Saturday, February 21, 2015

Trip to Uluru with Graham, Kerry, Dan and Anja

My brother Graham arrived from Trinidad at the weekend and together with his wife, son (Dan) and Dan's girlfriend Anja we all jetted off to Uluru. It was nice to have a family holiday together with the kids.

Uluru (Ayres Rock) is an iconic symbol of Australia. It's ironic (as well as iconic?) as hardly any Australians have actually been there and the vast majority of visitors there seem to be Chinese, Japanese, Americans or Brits.

It was a long journey from Canberra (three hours by bus, followed by a further three by plane) - the kids coped remarkably well with the monotony.

Emu Walk Apartments were our home while we were there - we were lucky as they'd been recently renovated when we arrived and the furnishings were modern and fresh. Audrey and Eli loved the fact that they had a television in their room - in their eyes it was a major plus point of the entire holiday.

Although the flies which inevitably greet you in Uluru are bothersome in the resort, it's only really when you take a drive out to the rock itself that you actually experience them at their worst. The flies are 'sticky' in that they land on your face and don't really fly away unless you make a concerted effort to get them off.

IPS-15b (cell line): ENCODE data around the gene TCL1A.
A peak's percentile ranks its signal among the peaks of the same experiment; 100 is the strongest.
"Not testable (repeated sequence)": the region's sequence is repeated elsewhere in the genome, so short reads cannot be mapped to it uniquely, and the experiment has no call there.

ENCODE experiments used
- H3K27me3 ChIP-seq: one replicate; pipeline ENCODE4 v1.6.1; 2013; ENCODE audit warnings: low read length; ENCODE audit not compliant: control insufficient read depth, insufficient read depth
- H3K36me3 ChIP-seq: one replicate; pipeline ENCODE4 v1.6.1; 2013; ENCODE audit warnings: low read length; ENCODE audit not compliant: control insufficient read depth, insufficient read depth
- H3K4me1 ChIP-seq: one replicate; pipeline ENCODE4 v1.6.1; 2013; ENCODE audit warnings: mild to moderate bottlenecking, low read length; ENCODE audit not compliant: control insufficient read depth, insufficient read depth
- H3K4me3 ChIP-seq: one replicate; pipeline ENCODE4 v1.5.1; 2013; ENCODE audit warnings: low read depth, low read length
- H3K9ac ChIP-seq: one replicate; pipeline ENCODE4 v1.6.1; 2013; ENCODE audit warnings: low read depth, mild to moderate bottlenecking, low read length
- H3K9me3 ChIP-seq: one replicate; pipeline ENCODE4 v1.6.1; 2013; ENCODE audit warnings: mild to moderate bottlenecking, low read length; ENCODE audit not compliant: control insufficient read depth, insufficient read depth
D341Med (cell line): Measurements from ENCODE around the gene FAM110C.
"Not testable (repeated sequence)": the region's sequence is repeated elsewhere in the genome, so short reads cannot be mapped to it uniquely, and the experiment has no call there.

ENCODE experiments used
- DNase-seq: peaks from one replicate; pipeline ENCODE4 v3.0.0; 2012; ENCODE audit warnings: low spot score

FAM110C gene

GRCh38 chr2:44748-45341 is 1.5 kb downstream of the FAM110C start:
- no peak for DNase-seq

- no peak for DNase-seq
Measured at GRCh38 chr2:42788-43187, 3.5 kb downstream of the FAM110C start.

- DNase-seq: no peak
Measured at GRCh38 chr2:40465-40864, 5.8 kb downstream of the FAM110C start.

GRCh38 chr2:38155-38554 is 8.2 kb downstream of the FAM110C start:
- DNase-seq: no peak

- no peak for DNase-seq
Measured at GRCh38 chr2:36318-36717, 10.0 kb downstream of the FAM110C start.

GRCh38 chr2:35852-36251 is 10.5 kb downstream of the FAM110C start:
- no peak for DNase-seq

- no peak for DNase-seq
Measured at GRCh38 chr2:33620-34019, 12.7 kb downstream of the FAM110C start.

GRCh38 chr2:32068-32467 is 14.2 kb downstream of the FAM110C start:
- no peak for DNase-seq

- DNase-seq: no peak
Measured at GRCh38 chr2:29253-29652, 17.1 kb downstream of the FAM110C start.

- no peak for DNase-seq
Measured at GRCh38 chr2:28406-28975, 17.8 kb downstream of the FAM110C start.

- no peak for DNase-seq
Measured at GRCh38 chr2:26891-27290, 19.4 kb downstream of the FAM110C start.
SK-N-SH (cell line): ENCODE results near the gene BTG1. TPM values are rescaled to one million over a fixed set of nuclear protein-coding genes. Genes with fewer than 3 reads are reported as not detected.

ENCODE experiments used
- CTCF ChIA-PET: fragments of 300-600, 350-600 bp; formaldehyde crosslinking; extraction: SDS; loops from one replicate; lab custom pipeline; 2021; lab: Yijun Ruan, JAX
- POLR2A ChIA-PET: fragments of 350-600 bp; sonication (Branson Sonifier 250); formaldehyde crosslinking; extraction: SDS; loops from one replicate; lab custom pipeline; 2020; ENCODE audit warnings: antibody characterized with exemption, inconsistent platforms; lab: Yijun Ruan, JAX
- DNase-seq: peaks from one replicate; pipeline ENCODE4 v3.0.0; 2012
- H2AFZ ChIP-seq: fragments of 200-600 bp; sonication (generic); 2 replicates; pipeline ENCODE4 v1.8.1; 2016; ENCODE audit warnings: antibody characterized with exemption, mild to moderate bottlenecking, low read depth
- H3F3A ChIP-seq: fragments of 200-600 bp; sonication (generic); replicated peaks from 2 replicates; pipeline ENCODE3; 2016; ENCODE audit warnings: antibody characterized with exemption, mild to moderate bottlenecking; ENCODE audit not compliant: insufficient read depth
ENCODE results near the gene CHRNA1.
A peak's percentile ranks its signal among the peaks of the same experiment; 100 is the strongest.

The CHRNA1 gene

Graham and the others walked around the base of the rock (10k in full sun) while me and the kids retreated to buy fly-masks. Once we were kitted out in our fly masks the day became more bearable for everyone.

We took a nice walk through the Walpa Gorge at Kata Tjuta (the Olgas) and the kids enjoyed scampering back at the end of the day to the relative coolness of the swimming pool.

We also enjoyed the free 'Mala' walk - lead by an aboriginal guide who showed us some of the key areas at the front of Uluru.

There still remains a procession of tourists who climb the rock. It makes me sad as the rock clearly means a lot to the aboriginal community - the traditional owners, and despite being (very politely) asked not to climb up Uluru coachloads of people still continue to. Our guide on the Mala walk informed us that there are plans to remove the chain walkway in 2020 - thereby making Uluru virtually un-climbable - personally I don't think that can come soon enough.

Tim Tams at 36,000 feet

Part of Uluru

Mala Guide

Kata Tjuta (the Olgas)

Eli looking through a telescope at our Astro Tour (the kids both loved it)

Fly masks at the ready!

At the base of Uluru

Sunset over Kata Tjuta (the Olgas)

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